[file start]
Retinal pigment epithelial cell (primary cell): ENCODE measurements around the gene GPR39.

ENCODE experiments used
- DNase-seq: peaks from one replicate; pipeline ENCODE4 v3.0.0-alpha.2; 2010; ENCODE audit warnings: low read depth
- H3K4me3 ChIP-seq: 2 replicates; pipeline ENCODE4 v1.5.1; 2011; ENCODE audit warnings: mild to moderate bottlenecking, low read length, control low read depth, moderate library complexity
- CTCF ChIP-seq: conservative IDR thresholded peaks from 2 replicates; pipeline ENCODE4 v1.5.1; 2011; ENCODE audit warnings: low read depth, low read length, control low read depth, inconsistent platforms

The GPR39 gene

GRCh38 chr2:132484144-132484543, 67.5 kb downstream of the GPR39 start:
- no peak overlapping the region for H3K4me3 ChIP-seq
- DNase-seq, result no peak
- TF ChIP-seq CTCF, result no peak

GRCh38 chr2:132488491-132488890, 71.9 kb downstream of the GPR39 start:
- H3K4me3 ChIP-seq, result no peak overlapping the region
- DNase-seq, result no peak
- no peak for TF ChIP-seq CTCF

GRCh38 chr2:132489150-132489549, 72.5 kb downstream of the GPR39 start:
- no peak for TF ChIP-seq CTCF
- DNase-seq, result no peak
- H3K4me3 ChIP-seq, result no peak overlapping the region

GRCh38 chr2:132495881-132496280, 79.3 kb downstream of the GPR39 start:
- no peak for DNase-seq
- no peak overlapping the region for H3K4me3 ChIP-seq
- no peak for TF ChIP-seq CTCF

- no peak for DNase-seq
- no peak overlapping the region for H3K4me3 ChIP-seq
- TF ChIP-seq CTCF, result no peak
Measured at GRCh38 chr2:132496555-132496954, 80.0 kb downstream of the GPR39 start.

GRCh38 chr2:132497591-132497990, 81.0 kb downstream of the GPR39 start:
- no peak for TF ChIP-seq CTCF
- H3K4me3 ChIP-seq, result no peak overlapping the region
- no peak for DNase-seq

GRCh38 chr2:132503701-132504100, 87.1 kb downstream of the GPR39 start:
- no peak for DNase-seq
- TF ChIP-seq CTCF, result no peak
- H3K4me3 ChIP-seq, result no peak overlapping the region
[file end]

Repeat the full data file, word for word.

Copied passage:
Retinal pigment epithelial cell (primary cell): ENCODE measurements around the gene GPR39.

ENCODE experiments used
- DNase-seq: peaks from one replicate; pipeline ENCODE4 v3.0.0-alpha.2; 2010; ENCODE audit warnings: low read depth
- H3K4me3 ChIP-seq: 2 replicates; pipeline ENCODE4 v1.5.1; 2011; ENCODE audit warnings: mild to moderate bottlenecking, low read length, control low read depth, moderate library complexity
- CTCF ChIP-seq: conservative IDR thresholded peaks from 2 replicates; pipeline ENCODE4 v1.5.1; 2011; ENCODE audit warnings: low read depth, low read length, control low read depth, inconsistent platforms

The GPR39 gene

GRCh38 chr2:132484144-132484543, 67.5 kb downstream of the GPR39 start:
- no peak overlapping the region for H3K4me3 ChIP-seq
- DNase-seq, result no peak
- TF ChIP-seq CTCF, result no peak

GRCh38 chr2:132488491-132488890, 71.9 kb downstream of the GPR39 start:
- H3K4me3 ChIP-seq, result no peak overlapping the region
- DNase-seq, result no peak
- no peak for TF ChIP-seq CTCF

GRCh38 chr2:132489150-132489549, 72.5 kb downstream of the GPR39 start:
- no peak for TF ChIP-seq CTCF
- DNase-seq, result no peak
- H3K4me3 ChIP-seq, result no peak overlapping the region

GRCh38 chr2:132495881-132496280, 79.3 kb downstream of the GPR39 start:
- no peak for DNase-seq
- no peak overlapping the region for H3K4me3 ChIP-seq
- no peak for TF ChIP-seq CTCF

- no peak for DNase-seq
- no peak overlapping the region for H3K4me3 ChIP-seq
- TF ChIP-seq CTCF, result no peak
Measured at GRCh38 chr2:132496555-132496954, 80.0 kb downstream of the GPR39 start.

GRCh38 chr2:132497591-132497990, 81.0 kb downstream of the GPR39 start:
- no peak for TF ChIP-seq CTCF
- H3K4me3 ChIP-seq, result no peak overlapping the region
- no peak for DNase-seq

GRCh38 chr2:132503701-132504100, 87.1 kb downstream of the GPR39 start:
- no peak for DNase-seq
- TF ChIP-seq CTCF, result no peak
- H3K4me3 ChIP-seq, result no peak overlapping the region